This exquisite devotional panel was first identified by Bernard Berenson as a work by Lippo Vanni when it was in the collection of Conte Mario Pinci in Paris (op. cit.). Writing from the Villa I Tatti, Luisa Vertova confirmed the attribution on behalf of Berenson (written communication, 3 September 1954). In that same year, Roberto Longhi also endorsed the attribution (written communication, 26 May 1954).
One of the leading Sienese artists of the generation after Duccio, Simone Martini and the Lorenzetti brothers, Lippo Vanni is first documented in 1344, working as a manuscript illuminator for the Spedale della Santa Maria della Scala, for which he painted five historiated initials of a Gradual (now conserved in the Museo dell'Opera del Duomo in Siena, MS 98/4). Lippo's illuminations from this early period in his career reveal that he was profoundly influenced by the innovations of Pietro and Ambrogio Lorenzetti. In fact, it is likely that Lippo trained in Pietro's workshop (C. Volpe, 'Sul Lippo Vanni da miniature a pittore', Paragone, XXVII, no. 321, 1976, p. 55; G. Chelazzi Dini, 'Lippo Vanni', Enciclopedia dell'arte medievale, 1996, VII, pp. 736-738). Lippo would continue to work in a style inspired by Lorenzetti throughout his career. Lippo's name appears at the top of the list of matriculated painters of 1356 in the Breve dell'arte de' pittori senesi del'anno MCCCLV. A few years earlier, he had won the prestigious commission to paint a Coronation of the Virgin for the Sala della Biccherna in the Palazzo Pubblico, Siena. Lippo's other major commissions for his native city include the frescos of The Battle of the Val di Chiana and St. Paul Surrounded by Virtues for the Sala del Mappamondo in 1363, and his celebrated fresco cycle of the Life of the Virgin in San Leonardo al Lago, located just outside of Siena.
The present panel is very close in style and format to Lippo's Madonna and Child with Saints Peter and Paul and angels in the Metropolitan Museum of Art, New York, Friedsam Collection (inv. 32.100.100), which was catalogued by Federico Zeri and Elizabeth Gardner as a characteristic, late painting by the artist (F. Zeri and E.E. Gardner, Italian Paintings: A Catalogue of the Collection of The Metropolitan Museum of Art, Sienese and Central Italian Schools, New York, 1980, p. 98, pl. 20). A second Madonna and Child with Saints Peter and Paul and angels in the Städel Museum, Frankfurt (inv. 1470) can also be associated with this group. Curiously, in her 1984 dissertation, Sharon Dale proposed that all three paintings were produced by a member of Lippo's workshop, whom she named 'The Master of the Friedsam Madonna' (loc. cit.); however, this theory has been rejected by subsequent scholars (see V.M. Schmidt, loc. cit.). In all three works, the influence of the Lorenzetti is strongly felt, particularly in the modeling of the figures and the definition of space. The lavishly-draped throne in the present panel, with its sumptuous gilding and refined punchwork, appears in several other paintings by Lippo, including the reliquary triptych of the Madonna and Child with saints in the Walters Art Museum, Baltimore (inv. 37.750), and a panel in the Pinacoteca of Lucignano, formerly in the Convent of San Francesco. Additionally, the Virgin is remarkably close to the Madonna in one of Lippo's few signed and dated works: a 1358 triptych for the Dominican convent of SS. Domenico e Sisto, today housed in Pontificio Ateneo Angelicum, Rome.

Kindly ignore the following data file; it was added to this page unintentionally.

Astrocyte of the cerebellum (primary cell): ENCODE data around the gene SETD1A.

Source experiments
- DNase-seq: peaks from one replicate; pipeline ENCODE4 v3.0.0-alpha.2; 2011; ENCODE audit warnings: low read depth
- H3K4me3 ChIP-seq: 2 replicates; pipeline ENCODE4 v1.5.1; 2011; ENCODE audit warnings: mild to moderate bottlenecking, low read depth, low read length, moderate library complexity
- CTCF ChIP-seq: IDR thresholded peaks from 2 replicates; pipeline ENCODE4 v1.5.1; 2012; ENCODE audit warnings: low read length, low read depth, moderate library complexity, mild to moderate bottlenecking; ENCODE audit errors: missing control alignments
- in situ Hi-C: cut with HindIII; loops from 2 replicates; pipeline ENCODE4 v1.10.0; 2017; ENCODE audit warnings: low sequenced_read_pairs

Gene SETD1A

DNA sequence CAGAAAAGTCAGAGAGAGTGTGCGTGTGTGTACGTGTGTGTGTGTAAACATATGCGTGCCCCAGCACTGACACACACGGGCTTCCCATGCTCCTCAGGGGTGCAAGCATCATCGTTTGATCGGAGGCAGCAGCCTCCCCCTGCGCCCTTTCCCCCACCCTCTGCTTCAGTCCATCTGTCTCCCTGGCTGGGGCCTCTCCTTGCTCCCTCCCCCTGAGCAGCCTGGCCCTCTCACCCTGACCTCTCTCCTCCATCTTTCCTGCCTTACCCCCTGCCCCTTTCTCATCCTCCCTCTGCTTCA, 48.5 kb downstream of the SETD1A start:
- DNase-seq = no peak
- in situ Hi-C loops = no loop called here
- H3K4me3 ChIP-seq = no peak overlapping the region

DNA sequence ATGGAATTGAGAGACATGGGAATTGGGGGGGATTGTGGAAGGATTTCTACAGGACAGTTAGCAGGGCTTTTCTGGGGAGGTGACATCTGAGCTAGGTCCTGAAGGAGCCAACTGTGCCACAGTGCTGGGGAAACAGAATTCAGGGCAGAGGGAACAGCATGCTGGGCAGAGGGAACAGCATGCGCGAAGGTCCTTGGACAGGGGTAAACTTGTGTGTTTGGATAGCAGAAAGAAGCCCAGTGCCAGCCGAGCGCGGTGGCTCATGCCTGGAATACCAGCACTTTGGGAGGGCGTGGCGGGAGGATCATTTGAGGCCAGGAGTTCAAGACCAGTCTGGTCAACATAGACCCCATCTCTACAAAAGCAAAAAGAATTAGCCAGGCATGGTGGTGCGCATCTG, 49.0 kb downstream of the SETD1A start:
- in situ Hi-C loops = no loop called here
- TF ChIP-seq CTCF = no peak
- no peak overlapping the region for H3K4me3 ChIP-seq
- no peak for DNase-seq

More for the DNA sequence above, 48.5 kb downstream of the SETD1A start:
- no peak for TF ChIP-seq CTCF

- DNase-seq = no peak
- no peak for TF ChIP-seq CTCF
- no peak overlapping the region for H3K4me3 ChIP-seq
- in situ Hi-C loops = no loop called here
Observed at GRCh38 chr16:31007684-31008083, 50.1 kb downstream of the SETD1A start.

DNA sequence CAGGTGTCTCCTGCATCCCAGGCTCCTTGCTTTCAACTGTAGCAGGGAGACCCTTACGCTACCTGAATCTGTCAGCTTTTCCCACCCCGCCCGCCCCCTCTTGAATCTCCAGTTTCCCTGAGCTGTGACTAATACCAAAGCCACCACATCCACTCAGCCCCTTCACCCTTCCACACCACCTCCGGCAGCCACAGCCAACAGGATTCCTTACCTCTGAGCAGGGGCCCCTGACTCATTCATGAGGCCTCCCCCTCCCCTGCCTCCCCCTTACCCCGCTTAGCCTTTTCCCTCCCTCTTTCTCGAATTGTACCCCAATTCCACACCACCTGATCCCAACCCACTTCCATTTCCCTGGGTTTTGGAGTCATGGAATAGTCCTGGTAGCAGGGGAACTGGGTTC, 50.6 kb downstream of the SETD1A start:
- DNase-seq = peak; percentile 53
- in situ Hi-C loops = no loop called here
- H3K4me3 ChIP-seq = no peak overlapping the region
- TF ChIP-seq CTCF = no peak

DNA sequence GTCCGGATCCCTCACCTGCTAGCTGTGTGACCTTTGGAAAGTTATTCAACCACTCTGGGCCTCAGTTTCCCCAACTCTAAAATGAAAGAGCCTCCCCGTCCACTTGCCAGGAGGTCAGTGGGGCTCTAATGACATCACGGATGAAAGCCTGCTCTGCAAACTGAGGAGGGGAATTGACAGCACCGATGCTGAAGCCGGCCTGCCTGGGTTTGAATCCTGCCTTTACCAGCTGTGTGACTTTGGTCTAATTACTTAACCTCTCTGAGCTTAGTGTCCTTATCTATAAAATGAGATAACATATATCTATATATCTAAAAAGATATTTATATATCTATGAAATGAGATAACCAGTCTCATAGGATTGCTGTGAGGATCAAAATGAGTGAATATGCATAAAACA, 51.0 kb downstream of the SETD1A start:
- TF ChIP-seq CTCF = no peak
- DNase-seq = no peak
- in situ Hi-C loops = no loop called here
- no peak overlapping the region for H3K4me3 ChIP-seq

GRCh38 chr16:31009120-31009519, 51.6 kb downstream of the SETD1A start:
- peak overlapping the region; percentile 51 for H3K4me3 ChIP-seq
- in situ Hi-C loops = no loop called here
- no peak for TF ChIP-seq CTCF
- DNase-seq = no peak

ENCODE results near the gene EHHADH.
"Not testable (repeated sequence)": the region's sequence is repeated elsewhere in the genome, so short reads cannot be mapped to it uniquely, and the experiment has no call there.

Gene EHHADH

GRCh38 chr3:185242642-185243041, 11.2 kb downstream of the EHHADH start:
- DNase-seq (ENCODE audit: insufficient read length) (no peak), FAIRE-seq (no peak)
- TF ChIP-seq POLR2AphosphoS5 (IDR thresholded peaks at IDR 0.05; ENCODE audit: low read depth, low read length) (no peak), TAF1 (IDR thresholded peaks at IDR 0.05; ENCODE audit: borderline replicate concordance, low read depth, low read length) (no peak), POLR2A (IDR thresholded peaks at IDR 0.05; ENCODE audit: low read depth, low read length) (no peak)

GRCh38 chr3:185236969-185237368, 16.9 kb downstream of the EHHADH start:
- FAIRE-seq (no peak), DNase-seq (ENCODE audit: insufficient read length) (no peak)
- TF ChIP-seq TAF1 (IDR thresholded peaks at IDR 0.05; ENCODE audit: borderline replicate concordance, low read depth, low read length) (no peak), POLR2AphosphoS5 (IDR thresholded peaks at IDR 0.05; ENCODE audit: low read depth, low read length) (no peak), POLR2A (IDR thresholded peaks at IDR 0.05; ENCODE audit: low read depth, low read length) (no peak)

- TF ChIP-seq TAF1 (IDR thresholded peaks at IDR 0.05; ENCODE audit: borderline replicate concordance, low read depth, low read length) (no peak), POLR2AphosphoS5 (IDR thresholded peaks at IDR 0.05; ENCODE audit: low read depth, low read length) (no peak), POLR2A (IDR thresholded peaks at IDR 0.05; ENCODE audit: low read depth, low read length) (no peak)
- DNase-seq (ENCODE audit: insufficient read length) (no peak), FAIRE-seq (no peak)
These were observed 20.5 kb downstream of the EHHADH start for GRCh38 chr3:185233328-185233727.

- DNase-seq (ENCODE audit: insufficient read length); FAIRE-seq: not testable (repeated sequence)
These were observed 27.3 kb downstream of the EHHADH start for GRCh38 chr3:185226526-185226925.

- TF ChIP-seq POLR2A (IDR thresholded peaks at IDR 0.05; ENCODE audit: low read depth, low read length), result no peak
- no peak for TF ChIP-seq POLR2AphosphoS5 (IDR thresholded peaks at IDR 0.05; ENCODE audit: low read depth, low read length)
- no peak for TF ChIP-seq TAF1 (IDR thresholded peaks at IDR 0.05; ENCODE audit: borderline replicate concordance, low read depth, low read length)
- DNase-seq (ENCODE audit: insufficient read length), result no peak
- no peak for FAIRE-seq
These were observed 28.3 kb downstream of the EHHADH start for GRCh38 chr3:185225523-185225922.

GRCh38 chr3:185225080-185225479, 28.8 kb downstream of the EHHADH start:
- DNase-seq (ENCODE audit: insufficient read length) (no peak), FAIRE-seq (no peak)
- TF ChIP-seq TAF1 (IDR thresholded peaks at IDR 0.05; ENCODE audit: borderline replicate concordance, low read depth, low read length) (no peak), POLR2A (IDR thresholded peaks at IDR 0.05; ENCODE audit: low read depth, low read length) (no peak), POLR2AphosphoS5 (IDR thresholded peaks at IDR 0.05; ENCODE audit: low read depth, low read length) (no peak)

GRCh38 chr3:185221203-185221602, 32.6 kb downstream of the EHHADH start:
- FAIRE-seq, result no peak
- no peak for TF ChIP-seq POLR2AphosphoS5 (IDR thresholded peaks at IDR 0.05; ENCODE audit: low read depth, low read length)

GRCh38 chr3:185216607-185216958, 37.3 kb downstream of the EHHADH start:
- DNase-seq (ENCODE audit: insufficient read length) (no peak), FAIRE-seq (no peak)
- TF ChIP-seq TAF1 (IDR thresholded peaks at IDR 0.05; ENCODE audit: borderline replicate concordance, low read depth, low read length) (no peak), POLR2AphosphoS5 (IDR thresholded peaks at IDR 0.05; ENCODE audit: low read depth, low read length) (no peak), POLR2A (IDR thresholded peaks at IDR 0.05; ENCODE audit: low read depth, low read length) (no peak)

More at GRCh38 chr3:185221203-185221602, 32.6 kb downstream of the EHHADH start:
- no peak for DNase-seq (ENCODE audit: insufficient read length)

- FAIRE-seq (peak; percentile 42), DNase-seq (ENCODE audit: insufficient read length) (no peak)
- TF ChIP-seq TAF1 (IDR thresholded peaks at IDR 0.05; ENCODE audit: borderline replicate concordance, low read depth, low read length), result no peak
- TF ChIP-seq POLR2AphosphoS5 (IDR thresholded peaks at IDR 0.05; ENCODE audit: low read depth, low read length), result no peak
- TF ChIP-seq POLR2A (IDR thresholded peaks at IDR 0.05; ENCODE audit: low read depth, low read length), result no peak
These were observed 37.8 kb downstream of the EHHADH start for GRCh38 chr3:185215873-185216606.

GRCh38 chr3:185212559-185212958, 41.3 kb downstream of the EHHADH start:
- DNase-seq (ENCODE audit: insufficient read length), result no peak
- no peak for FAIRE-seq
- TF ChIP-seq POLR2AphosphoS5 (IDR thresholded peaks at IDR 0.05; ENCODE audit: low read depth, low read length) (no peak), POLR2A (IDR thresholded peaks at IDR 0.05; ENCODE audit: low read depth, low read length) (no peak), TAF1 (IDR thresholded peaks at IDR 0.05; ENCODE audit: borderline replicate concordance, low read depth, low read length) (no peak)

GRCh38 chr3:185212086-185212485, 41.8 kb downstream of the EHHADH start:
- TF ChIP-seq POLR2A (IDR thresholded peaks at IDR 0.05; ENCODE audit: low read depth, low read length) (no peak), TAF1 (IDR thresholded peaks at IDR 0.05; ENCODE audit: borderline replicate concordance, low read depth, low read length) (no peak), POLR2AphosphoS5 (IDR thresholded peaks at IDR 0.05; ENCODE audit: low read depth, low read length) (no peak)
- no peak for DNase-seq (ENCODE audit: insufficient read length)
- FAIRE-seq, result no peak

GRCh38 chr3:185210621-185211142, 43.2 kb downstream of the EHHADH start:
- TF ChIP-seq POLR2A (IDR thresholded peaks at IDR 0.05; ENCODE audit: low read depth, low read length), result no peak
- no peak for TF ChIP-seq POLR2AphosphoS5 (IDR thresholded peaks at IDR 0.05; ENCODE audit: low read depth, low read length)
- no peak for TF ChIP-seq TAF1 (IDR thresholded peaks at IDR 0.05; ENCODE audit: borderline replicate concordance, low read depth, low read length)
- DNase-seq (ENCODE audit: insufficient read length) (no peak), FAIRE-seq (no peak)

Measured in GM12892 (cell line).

B. Berenson, Italian Pictures of the Renaissance: Central Italian and North Italian Schools, London, 1968, I, p. 443, as 'Madonna and Child enthroned with Magdalen, S. Augustine and two Angels'.
C. de Benedictis, La Pittura Senese 1330-1370, Florence, 1979, p. 99, as 'Madonna col Bambino due angeli S.M. Maddelena e S. Agostino'.
S. Dale, Lippo Vanni: style and iconography, Ph.D. dissertation, Rutgers University, New Brunswick, 1984, pp. 28-29 and 190-191, no. 17, as 'The Master of the Friedsam Madonna'.
V.M. Schmidt, Painted Piety. Panel Paintings for Personal Devotion in Tuscany, 1250-1400, Florence, 2005, pp. 210, 212, fig. 142.
PROPERTY OF A LADY
Conte Mario Pinci, Paris.
Acquired by the family of the present owner in 1960.